seoguy9999 - 2:04 am on Feb 27, 2011 (gmt 0)
I am working on a very high-traffic, high PR site that has lost 20% of it's traffic. I believe it is site-wide. Most of my rankings have dropped. Some have not. But in each and every case where I maintained a number 1 position, there was no real competition. So even if I took a modest ding, it wouldn't push me down.
And the dings have been modest. But if everything goes down 4 places, you are going to lose a lot of your traffic as things get knocked to the second page.
Also, every part of my site has been hit, every page type, all with a similar hit. Even pages I believe are much higher quality.
So I believe it is site-wide similar to a PR ding (but I don't think it is that either - because my higher PR pages still would have maintained their number 1 ranking). Just a new judgement on a "site". When Google announced the update - they talked about the quality of sites, not pages.
So how are they judging quality? And what makes a good page Algo-wise?
And can they now be making a site-wide assessment based on behavior? (For instance, a second click on a search result within 15 seconds of the last click is a definite quality signal). These are the things I am wondering about.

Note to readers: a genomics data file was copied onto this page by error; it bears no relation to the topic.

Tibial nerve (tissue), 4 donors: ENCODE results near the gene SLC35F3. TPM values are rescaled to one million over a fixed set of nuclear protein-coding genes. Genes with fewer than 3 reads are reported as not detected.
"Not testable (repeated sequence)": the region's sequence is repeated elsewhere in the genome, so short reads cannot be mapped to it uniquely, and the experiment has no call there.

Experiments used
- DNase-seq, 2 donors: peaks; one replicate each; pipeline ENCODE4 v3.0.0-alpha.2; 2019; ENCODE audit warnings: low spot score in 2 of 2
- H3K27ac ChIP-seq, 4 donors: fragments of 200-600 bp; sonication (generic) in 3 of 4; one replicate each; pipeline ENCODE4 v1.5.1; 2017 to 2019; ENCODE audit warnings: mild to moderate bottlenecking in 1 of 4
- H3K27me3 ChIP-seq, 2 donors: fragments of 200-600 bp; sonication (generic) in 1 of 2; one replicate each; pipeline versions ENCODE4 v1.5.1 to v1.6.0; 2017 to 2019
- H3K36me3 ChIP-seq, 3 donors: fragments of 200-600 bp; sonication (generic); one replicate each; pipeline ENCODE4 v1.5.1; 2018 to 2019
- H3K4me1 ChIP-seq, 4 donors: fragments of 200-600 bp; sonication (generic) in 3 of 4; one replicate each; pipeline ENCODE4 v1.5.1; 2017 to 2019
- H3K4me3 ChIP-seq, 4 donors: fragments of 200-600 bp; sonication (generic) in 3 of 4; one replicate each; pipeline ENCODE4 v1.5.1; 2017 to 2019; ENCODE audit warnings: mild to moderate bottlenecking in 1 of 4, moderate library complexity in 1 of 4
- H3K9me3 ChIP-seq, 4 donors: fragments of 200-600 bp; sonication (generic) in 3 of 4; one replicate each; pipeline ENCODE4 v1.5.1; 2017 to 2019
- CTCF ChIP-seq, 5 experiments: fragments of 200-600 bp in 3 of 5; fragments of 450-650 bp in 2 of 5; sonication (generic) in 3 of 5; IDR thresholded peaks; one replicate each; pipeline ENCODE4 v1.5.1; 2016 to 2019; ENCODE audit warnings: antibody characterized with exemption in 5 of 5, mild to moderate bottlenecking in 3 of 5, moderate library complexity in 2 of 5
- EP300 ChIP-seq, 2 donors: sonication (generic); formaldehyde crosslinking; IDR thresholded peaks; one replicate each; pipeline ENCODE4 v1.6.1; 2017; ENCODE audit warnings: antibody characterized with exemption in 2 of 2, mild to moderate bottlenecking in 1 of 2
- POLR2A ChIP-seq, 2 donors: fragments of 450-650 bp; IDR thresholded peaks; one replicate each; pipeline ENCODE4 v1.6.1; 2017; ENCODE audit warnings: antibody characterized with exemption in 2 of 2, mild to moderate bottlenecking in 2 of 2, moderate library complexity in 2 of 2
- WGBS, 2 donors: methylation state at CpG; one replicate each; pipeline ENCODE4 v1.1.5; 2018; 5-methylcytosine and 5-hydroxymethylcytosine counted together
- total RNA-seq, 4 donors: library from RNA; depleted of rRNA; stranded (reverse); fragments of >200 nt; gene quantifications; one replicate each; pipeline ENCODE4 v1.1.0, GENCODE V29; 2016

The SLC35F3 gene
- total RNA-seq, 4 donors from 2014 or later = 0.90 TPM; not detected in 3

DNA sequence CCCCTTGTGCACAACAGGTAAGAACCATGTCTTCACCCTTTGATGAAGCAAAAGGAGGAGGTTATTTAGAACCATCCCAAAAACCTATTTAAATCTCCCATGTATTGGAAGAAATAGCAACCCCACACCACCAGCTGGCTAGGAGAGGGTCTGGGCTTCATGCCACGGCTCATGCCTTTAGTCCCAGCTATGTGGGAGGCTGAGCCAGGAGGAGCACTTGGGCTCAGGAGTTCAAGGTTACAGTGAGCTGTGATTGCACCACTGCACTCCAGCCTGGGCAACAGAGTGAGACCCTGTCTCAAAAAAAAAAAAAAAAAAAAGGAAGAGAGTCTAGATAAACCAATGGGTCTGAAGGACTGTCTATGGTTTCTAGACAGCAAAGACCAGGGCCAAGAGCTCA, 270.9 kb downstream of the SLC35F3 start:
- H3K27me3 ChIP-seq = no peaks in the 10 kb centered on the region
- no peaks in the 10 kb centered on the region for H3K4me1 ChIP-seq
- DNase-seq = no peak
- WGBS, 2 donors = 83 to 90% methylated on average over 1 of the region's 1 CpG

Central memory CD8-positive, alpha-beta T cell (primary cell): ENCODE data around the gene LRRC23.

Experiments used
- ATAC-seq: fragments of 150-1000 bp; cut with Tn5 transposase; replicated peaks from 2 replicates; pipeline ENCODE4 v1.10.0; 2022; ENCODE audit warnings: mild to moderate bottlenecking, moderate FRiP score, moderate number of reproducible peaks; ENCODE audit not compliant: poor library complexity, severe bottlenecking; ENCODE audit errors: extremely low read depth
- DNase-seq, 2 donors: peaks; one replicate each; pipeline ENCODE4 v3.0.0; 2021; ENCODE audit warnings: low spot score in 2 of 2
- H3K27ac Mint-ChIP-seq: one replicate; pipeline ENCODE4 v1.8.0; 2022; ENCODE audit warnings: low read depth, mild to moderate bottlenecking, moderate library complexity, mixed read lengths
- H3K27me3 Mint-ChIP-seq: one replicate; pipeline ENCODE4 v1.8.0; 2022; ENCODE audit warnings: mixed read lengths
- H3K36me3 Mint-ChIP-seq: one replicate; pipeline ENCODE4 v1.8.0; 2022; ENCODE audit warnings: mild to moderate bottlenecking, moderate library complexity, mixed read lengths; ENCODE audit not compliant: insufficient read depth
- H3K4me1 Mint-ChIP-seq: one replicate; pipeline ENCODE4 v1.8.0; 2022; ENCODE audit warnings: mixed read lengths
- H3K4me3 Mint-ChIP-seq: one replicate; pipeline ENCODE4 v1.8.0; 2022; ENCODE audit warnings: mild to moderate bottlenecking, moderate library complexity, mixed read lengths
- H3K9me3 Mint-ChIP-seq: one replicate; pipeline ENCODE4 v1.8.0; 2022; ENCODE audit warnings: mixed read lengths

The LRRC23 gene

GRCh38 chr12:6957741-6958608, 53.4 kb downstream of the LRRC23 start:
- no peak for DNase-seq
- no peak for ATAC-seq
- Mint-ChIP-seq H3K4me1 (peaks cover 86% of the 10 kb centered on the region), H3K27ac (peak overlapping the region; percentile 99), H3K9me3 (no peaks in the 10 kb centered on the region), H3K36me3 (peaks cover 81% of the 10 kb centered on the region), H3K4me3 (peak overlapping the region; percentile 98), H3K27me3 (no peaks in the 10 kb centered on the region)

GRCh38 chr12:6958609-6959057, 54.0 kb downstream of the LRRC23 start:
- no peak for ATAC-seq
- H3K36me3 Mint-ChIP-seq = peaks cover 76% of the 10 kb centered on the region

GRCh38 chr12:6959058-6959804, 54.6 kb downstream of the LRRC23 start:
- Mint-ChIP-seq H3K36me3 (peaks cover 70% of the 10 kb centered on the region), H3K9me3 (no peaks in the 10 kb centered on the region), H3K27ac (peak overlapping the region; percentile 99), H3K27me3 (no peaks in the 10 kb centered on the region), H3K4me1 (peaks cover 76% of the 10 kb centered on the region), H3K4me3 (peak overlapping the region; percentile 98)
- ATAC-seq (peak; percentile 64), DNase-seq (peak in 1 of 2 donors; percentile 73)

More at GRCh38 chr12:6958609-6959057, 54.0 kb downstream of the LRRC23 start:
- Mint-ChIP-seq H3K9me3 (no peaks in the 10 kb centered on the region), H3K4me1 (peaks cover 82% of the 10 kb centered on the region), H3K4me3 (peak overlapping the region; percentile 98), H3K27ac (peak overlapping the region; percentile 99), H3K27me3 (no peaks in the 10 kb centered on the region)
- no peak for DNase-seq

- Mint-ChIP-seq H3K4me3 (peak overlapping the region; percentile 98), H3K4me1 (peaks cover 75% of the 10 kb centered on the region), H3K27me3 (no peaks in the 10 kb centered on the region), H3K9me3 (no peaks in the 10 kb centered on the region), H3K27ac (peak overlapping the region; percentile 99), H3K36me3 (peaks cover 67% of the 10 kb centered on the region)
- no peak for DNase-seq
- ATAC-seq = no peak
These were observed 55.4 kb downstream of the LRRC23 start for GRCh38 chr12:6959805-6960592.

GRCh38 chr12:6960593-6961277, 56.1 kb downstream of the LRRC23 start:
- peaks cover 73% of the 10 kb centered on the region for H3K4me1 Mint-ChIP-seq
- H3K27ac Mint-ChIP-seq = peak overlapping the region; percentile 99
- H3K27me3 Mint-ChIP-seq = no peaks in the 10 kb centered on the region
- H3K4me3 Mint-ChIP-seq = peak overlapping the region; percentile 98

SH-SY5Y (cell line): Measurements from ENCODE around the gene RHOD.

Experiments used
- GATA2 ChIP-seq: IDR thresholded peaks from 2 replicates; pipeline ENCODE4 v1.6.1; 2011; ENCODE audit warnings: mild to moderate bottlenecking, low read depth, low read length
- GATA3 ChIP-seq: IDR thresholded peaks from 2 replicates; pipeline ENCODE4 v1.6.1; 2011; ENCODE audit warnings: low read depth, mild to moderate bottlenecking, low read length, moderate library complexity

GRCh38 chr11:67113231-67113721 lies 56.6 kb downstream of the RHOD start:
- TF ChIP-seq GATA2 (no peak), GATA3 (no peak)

What are the negative quality signals?
- Large dup content from other domains
- Pages assembled from small pieces of content from your own site - typically done on large dynamic sites to make up for lack of content
- Lack of original images
- Heavy-cross linking perhaps (content done for Spiders)
- Lack of complete sentences
- Content that does not make sense (again stuff assembled just to create a page, but beyond the title and maybe a sentence the rest does not hold up thematically).
- Poorly organized content (Not sure how do this with an Algo - but Ehow's content is certainly well organized).
- Content that is just too similar to other content on your site. (Shuffling the same content to get different results) or even Ehows case of writing 10 articles on how to tie a bow-tie - not the same text, but really the same content with different titles purely for SEO purposes).
- Poor ad to content ratio
As someone said earlier in the thread, it is likely a percentage of overall indexed pages that they judge as low quality that generates a low site quality rating.
This could explain why some sites with really good content are getting knocked down. How does their overall pool of content look? Are they generating thousands of tag pages or something like that which are drowning out the good content in overall pool of indexed content?
Anybody have other ideas on what other signals might indicate quality of content and any indication that it is based on user behavior?